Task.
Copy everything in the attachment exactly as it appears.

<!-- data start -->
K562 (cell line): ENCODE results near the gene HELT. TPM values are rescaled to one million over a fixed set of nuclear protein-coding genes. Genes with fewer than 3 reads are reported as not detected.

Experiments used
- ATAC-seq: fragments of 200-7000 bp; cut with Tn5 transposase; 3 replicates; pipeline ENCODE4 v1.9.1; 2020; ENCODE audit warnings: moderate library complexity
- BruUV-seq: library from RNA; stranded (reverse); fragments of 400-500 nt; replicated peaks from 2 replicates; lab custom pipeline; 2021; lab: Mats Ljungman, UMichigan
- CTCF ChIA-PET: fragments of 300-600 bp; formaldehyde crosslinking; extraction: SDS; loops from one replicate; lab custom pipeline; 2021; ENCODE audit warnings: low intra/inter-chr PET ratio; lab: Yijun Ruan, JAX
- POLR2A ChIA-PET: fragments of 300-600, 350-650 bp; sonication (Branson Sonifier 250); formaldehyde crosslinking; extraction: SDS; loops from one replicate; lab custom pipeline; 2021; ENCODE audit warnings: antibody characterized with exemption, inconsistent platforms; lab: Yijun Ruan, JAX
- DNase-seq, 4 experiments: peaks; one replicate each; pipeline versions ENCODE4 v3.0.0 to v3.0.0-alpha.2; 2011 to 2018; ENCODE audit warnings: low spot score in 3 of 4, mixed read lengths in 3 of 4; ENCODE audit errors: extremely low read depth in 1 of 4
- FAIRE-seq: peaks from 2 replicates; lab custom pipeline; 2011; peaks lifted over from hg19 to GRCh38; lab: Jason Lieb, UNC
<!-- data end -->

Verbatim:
K562 (cell line): ENCODE results near the gene HELT. TPM values are rescaled to one million over a fixed set of nuclear protein-coding genes. Genes with fewer than 3 reads are reported as not detected.

Experiments used
- ATAC-seq: fragments of 200-7000 bp; cut with Tn5 transposase; 3 replicates; pipeline ENCODE4 v1.9.1; 2020; ENCODE audit warnings: moderate library complexity
- BruUV-seq: library from RNA; stranded (reverse); fragments of 400-500 nt; replicated peaks from 2 replicates; lab custom pipeline; 2021; lab: Mats Ljungman, UMichigan
- CTCF ChIA-PET: fragments of 300-600 bp; formaldehyde crosslinking; extraction: SDS; loops from one replicate; lab custom pipeline; 2021; ENCODE audit warnings: low intra/inter-chr PET ratio; lab: Yijun Ruan, JAX
- POLR2A ChIA-PET: fragments of 300-600, 350-650 bp; sonication (Branson Sonifier 250); formaldehyde crosslinking; extraction: SDS; loops from one replicate; lab custom pipeline; 2021; ENCODE audit warnings: antibody characterized with exemption, inconsistent platforms; lab: Yijun Ruan, JAX
- DNase-seq, 4 experiments: peaks; one replicate each; pipeline versions ENCODE4 v3.0.0 to v3.0.0-alpha.2; 2011 to 2018; ENCODE audit warnings: low spot score in 3 of 4, mixed read lengths in 3 of 4; ENCODE audit errors: extremely low read depth in 1 of 4
- FAIRE-seq: peaks from 2 replicates; lab custom pipeline; 2011; peaks lifted over from hg19 to GRCh38; lab: Jason Lieb, UNC